Goryeo Ware
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Goryeo Ware
Goryeo ware
Korea - Seoul - National Museum - Incense Burner 0252-06a.jpg
Censer with kingfisher glaze, Goryeo dynasty (National Treasure No. 95)
Korean name
Hangul
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Hanja
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Revised RomanizationGoryeo dojagi, Goryeo cheongja, Goryeo jagi
McCune-ReischauerKory? tojagi, Kory? ch'?ja, Kory? chagi

Goryeo ware (Korean: , romanizedGoryeo dojagi, also known as Goryeo cheong-ja) refers to all types of Korean pottery and porcelain produced during the Goryeo dynasty, from 918 to 1392,[1][2] but most often refers to celadon (greenware).

Celadon techniques were first introduced from China; Goryeo potters established a native style by the 12th century. One of these native styles is characterized by the sanggam technique, a way of inlaying that was unique to Goryeo celadon. The color of the celadon, called bisaek for 'green', was also highly admired. The industry arose and declined as the Goryeo dynasty developed.[3] A large number of wares were produced at the Gangjin Kiln Sites in southwestern Korea.

An artist of the post-war era who specialised in Goryeo ware was Living National Treasure Yu Geun-Hyeong.[4] His work was documented in the short film Koryo Celadon in 1979.[5] Many celadon pieces from Goryeo are listed as National Treasures of South Korea.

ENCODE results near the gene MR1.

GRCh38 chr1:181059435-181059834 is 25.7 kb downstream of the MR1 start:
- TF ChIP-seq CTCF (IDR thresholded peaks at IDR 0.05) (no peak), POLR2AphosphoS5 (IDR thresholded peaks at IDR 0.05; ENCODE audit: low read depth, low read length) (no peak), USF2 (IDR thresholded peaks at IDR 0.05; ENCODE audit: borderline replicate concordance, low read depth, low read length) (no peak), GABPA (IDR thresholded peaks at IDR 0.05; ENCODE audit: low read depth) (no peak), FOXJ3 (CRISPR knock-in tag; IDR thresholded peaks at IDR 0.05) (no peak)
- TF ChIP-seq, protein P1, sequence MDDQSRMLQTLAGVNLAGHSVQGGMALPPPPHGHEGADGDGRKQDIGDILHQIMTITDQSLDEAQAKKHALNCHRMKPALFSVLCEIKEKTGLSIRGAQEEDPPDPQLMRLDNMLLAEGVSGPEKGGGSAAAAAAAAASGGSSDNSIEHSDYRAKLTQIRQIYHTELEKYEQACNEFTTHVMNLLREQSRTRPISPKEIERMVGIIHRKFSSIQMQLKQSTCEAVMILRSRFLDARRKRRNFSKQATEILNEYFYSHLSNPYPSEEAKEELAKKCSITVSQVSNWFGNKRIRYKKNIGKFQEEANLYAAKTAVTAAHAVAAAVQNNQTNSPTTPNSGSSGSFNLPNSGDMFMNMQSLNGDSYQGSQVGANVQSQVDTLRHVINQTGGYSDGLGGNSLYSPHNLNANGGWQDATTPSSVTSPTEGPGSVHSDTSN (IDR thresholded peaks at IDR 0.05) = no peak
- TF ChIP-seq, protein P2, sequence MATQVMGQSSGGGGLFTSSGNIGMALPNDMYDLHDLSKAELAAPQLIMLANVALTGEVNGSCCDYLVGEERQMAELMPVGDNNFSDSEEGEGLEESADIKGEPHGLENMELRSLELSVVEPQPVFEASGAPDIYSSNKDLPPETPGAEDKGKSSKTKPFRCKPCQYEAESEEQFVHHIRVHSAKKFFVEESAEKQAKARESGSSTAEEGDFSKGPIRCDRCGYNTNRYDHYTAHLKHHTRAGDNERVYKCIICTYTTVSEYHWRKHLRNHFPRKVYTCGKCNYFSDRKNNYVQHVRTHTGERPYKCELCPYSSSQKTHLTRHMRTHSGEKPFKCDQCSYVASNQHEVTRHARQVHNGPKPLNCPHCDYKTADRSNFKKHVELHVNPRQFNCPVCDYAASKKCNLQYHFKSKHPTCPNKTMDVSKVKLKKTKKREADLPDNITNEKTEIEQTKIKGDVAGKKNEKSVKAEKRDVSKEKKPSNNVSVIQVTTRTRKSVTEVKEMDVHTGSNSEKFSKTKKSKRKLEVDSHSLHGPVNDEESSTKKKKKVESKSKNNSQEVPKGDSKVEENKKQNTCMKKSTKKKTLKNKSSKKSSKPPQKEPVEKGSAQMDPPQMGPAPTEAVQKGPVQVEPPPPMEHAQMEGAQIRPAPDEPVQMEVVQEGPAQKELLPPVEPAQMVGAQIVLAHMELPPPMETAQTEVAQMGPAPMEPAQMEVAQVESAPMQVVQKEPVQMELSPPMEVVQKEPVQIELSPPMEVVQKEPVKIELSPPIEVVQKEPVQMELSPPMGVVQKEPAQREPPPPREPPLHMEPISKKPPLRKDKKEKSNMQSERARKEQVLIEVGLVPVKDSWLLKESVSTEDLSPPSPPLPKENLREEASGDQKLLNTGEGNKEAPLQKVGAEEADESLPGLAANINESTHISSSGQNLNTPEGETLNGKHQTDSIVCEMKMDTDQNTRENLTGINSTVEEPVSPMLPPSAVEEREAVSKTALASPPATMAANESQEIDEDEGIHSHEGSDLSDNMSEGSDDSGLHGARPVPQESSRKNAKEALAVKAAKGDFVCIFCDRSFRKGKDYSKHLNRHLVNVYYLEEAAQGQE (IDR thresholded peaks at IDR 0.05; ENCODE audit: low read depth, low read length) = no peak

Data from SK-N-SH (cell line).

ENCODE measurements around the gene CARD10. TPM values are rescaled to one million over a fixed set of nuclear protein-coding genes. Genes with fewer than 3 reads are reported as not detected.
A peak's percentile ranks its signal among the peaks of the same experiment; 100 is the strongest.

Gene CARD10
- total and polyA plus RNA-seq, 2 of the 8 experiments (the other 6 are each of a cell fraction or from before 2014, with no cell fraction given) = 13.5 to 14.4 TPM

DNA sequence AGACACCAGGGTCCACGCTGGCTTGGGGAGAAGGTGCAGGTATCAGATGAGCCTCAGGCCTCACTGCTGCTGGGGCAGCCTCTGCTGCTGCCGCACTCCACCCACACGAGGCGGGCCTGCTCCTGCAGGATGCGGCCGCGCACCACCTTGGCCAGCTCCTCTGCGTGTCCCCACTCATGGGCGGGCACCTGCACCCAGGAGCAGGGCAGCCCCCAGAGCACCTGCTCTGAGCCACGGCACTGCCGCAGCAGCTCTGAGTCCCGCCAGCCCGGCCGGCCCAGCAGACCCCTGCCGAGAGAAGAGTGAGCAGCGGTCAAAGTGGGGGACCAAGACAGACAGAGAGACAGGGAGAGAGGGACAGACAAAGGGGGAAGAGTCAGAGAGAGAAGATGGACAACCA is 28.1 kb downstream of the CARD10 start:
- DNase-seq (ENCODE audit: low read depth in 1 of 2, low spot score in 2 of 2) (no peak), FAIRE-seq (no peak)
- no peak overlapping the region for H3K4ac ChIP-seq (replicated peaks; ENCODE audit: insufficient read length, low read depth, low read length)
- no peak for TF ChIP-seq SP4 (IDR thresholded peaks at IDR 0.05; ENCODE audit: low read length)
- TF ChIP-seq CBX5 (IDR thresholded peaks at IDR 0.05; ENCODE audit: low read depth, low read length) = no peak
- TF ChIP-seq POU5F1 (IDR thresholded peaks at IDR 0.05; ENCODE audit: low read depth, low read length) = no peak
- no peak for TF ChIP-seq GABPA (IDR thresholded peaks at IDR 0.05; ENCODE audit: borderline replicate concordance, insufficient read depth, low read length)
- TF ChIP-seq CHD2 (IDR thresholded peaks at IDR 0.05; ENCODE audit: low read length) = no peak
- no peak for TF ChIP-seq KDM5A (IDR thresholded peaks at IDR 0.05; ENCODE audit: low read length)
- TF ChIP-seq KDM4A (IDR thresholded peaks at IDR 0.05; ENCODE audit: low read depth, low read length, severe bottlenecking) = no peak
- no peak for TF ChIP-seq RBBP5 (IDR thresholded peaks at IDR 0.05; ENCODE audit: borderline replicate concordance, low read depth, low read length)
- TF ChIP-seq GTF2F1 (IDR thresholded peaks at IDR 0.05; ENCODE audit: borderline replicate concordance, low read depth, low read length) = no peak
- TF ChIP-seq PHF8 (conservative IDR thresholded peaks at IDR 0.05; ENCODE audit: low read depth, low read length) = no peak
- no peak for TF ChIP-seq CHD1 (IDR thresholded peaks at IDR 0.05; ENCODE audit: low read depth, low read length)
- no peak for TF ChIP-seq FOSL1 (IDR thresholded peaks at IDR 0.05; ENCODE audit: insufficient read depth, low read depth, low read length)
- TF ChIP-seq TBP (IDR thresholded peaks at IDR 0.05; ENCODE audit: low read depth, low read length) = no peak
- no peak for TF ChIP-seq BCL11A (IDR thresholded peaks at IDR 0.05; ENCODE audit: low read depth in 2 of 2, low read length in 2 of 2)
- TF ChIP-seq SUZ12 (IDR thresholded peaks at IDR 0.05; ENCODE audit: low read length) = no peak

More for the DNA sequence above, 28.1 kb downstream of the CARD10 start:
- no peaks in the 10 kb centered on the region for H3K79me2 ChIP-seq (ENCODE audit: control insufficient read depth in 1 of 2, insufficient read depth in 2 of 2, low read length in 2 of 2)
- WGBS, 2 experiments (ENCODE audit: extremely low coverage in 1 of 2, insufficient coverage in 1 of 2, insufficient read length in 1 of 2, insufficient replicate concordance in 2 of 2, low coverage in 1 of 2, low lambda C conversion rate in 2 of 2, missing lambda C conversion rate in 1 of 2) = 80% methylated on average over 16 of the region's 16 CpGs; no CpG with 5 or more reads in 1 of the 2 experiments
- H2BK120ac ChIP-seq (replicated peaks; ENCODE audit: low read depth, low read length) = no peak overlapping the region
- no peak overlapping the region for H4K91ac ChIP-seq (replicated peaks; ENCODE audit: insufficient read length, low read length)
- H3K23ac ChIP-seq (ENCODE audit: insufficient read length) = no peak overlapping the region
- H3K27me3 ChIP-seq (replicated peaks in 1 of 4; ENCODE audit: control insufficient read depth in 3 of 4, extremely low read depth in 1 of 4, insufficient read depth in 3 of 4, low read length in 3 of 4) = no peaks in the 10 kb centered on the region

Goryeo celadon

History

Early celadon

An example of celadon made when production technology was not fully developed, having introduced from China. The color is yellowish brown. It is the only celadon of the Goryeo era that was found for which the production age, purpose, and maker are recorded together.

Pottery and celadon had been introduced into the Korean peninsula in the Three Kingdom age. Demand for higher quality porcelain increased as the Goryeo Dynasty emerged. With that and the development of tea culture and Buddhism, wares based on traditional and southern China (Song dynasty) porcelain began production in Goryeo .[6] Most of the pottery made in this era are the kinds that are called haemurigup celadon and green celadon(low-grade)

11th century

As the celadon techniques of the Song dynasty reached its pinnacle, much effort was made inside Goryeo to reproduce the turquoise coloring of these Chinese porcelain. A lot of kilns were made throughout the kingdom, leading to a variety of celadon being made. High grade celadon were made in order of the capital, and low grade celadon were made by the requests of temples, offices and local families of provinces.

Though Chinese influences were still existent, Goryeo styled shapes and decorations emerged in some porcelains. These are characterized by the utilization of light curves and a serene, elegant feel. Decoration techniques such as relief carving, intaglio carving, iron oxide glaze, openwork became in use. The sanggam inlaying also started at this age.

12th century

Celadon gourd-shaped kettle : This work is balanced and gives a sense of stability. It is a typical pure celadon of the 12th century. The glaze and the foundation soil are translucent, clean, grey-green, and harmonious.[7]